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The process of paper making

Taking a look through the steps to make paper
Posted at 10:33 AM, Nov 08, 2019
and last updated 2019-11-08 16:57:26-05

NORTHEAST WISCONSIN (NBC26) -- Paper is a multi-billion dollar industry in Northeast Wisconsin and a lot of work is needed to turn a tree into paper products that you use.

The process begins in two ways: fresh cut wood that is turned into a pulp mixture, known as virgin wood pulp, or taking recycled paper material and converting that into a recycled pulp.

The Menominee Pulp Mill of Resolute Forest Products takes in 45 trucks of waste paper a day, collected from homes, businesses and more.

These large bundles of paper products are put into a conveyor which takes it to a blender that will break the paper down into small pieces, a process that will eventually get it down to the fibers. During these steps, unwanted materials are extracted.

“We have multiple pieces of equipment at every stage to take out things like little pieces of ink, the little staples that come with the recycled fiber, to take out any background products, that ash and clay that come in with fiber,” said David Anderson.

Recycling paper does come with some waste, from 1,000 tons, only 670 to 700 tons of fiber are recovered, roughly 70% efficiency. But this waste does have a use. It’s used as a land spreading on farmers fields since it does have some nutrient value and also retains moisture in the soil.

The pulp is now in its purest form and goes into a machine that lays it out onto a flat mat. This machine will drain the water from the pulp. soon after the material goes through a series of dryers that loop through, making a mile worth of hot air passes.

At the end, the dried pulp is cut up and then packaged, ready to be sent to its customers to make a paper product. While it is an intensive process, recycling paper into pulp does have environmental benefits.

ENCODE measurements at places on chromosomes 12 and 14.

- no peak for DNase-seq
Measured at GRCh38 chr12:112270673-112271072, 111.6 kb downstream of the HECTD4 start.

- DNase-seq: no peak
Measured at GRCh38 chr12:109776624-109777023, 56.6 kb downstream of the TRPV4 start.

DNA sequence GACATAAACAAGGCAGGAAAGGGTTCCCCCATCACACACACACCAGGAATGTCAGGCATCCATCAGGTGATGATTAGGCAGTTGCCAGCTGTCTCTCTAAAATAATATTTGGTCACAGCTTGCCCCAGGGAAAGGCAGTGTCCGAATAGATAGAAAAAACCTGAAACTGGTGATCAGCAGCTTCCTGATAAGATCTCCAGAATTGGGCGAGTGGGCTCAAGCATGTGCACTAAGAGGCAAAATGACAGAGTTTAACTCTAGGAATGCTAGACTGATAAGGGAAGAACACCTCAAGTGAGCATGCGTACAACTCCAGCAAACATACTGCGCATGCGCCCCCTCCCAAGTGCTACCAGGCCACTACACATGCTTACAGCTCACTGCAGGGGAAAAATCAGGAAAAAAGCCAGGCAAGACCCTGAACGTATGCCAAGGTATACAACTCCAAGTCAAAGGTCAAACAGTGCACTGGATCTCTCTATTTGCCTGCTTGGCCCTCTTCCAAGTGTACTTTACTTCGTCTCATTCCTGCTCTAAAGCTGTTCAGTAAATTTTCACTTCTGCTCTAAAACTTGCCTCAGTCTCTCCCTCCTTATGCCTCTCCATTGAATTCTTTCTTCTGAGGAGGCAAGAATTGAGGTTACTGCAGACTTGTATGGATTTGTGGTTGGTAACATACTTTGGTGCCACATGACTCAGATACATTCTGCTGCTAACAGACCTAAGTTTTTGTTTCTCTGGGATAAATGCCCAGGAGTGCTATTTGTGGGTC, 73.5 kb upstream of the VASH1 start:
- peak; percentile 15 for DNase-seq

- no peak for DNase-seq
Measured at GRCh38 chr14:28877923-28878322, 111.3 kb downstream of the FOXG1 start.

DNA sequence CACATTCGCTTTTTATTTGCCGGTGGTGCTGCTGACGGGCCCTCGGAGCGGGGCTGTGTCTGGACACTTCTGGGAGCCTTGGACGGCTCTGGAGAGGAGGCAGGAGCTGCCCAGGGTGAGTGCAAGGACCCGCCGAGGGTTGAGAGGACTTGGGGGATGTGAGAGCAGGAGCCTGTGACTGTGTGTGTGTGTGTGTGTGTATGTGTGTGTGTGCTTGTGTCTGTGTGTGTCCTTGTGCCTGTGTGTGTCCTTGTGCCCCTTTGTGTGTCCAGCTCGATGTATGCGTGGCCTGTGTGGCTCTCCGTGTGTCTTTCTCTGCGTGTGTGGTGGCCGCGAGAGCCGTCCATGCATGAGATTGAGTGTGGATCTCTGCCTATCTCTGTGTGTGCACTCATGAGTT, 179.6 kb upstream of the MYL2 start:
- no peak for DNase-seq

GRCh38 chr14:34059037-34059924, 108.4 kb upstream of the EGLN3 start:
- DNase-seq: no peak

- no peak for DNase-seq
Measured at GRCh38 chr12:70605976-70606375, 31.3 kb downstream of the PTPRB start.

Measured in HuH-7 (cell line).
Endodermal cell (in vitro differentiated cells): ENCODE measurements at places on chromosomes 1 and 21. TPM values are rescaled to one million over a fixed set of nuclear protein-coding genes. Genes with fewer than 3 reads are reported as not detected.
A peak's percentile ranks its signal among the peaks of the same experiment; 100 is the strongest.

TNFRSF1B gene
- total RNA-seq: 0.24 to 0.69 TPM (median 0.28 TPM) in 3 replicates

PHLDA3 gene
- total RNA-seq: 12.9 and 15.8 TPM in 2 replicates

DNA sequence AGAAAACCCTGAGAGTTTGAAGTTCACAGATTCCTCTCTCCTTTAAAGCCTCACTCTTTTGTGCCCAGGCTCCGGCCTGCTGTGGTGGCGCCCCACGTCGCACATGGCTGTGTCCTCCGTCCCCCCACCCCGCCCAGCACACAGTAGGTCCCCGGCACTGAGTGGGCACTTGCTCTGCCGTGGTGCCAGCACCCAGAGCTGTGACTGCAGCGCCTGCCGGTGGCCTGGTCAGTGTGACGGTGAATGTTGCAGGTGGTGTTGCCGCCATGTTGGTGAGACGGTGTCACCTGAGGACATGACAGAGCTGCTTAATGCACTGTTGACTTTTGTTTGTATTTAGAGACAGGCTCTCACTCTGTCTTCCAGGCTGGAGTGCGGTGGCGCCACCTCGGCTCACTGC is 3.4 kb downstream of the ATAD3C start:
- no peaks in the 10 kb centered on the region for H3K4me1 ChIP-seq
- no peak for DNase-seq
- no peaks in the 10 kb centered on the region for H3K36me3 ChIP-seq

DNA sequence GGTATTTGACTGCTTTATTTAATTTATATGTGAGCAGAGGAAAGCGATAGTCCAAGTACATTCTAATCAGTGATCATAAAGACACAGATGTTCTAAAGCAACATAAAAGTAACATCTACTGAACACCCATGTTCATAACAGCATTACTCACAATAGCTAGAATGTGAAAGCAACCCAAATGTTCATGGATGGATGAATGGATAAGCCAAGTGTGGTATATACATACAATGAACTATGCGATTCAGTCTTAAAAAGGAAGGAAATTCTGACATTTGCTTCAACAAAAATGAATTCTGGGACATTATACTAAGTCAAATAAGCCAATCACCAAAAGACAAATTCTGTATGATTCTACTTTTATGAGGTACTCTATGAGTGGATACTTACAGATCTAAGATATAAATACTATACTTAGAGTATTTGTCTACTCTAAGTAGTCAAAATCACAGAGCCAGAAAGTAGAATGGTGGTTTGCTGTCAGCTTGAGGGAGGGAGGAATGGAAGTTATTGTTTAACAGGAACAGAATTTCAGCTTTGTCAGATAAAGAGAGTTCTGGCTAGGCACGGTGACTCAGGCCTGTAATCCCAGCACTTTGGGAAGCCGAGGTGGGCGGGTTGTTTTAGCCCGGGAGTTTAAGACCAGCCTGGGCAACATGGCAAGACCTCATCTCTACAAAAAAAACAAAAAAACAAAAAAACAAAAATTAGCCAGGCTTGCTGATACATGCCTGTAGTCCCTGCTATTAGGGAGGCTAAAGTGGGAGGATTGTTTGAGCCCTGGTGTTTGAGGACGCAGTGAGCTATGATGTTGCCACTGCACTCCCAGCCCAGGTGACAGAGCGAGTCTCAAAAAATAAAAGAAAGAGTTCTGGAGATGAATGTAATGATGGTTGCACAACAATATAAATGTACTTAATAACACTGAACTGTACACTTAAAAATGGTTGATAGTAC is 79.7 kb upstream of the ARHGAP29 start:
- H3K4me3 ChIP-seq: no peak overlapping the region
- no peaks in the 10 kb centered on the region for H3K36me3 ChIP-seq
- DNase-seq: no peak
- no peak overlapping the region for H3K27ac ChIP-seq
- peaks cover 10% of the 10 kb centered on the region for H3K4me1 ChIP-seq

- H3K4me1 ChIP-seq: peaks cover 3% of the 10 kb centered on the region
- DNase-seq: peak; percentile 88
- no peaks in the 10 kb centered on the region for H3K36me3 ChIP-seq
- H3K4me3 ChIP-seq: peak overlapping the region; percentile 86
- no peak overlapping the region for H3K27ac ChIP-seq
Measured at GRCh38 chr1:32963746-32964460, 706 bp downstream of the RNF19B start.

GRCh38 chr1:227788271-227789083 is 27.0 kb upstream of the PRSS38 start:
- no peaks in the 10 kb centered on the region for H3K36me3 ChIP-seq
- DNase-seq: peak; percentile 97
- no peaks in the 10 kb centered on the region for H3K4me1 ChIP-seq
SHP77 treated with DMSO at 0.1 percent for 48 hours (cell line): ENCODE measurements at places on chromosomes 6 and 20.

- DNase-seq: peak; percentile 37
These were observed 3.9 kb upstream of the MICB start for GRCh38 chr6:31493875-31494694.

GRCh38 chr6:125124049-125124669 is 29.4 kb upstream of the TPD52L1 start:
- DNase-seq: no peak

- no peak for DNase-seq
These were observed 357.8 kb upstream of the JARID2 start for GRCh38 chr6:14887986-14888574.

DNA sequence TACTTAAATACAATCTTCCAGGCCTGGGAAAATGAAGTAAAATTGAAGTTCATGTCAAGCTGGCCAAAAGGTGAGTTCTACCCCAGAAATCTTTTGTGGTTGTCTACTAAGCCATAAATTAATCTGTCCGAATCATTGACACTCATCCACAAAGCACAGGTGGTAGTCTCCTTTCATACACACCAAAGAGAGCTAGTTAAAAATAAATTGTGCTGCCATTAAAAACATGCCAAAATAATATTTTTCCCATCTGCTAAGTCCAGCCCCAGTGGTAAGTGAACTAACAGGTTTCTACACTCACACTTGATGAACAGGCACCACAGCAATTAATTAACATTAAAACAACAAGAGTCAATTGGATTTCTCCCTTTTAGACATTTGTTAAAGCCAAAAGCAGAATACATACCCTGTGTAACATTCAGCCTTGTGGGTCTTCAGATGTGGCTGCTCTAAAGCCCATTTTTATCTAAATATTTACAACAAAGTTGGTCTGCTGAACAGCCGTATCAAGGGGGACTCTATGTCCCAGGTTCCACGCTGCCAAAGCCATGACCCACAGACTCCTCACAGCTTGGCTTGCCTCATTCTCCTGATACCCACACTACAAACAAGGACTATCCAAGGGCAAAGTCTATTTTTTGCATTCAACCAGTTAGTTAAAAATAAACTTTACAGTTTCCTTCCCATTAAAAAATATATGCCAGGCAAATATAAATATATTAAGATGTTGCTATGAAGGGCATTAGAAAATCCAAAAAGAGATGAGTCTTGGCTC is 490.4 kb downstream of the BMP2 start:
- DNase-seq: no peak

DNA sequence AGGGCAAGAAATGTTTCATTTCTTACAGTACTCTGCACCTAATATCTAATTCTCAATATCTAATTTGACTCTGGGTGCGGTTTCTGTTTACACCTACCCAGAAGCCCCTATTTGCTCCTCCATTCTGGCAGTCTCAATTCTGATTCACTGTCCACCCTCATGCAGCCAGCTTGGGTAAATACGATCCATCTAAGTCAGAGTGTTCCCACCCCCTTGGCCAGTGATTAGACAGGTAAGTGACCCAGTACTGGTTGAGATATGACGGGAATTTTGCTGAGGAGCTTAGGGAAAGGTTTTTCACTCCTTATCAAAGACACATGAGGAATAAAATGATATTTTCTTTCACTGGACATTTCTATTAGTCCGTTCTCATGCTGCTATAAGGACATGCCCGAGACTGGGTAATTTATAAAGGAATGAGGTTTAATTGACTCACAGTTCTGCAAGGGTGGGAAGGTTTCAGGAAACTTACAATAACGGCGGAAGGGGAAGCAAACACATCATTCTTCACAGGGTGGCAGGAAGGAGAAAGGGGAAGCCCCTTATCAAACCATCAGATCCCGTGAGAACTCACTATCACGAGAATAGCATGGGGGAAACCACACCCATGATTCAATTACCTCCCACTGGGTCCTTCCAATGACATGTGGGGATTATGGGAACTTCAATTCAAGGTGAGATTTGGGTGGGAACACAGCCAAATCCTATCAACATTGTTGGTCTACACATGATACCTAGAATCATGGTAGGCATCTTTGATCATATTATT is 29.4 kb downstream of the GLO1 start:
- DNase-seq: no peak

“So when people take the time to recycle paper, that’s coming through and it goes back into the marketplace making a new product. So, it saves energy, it saves water, it saves trees," said David Anderson.

One of the pulp mills customers is Badger Paper Mill Inc. in Peshtigo who take this and transform it into paper products.

The pulp is brought in and tossed into a large blender. This makes a mixture that becomes 97% water and 3% fiber and other chemicals. This blend is laid onto a paper machine known as a wire. The water is slowly being removed and then is taken through a series of dryers that turn this product into a 97% fiber chemical mixture, and 3% water.

As the sheet exits the dryers, it is now paper. Large spools at the end of the machine collect the sheets and take them to be cut into a specific size depending on what the end use is.

One line of paper is the post-consumer grade, that’s the white paper that you use on the copy machines, the other line is a specialty packaging paper composed of different wood fibers.

“That blend is made into a specialty paper depending on what that end use is. Whether it’s a twist wrap, or a cough drop wrapper, or an interleaving paper for cheese or meats. All these specific kinds of paper are designed for their end use," said Jim Koronkiewicz.

While some of the paper is now done for end use, others continue down the chain to a converting company. Print Pro in Wrightstown has been in operation since 2001 and runs 24 hours 7 days a week.

They take rolls of paper and feed it into a machine. The rolls are webbed through a series of printers that apply various colors. A dryer then cures the ink onto the paper which soon after gets spooled into a finished roll and sent out to the customer.

Some of the papers they print include toilet tissue wraps, envelopes, ice cream tub stocks, and other various packaging.

“If you think about it going to a grocery store or a gas station, everything is packaged. Some of it in paper, some of it in in film, but every single thing is packaged, and we as consumers take it for granted, we rip it off get whatever is inside and throw it away but that all has to be produced and a large majority of that is produced here in the Valley," said Tom Eiting.

And just to show how big the paper industry is, even the converting machines are made in Northeast Wisconsin.

Paper Converting Machine Company in Green Bay makes equipment that not only prints onto paper, but also converts the paper too.

“We convert it to everything from toilet paper and paper toweling to facial tissue to wet wipes, to printed subway wrappers, anything on paper that has print on," said Rodney Pennings.

The latest machines have a high-quality high definition automated process that goes through 1,200 feet of paper per minute.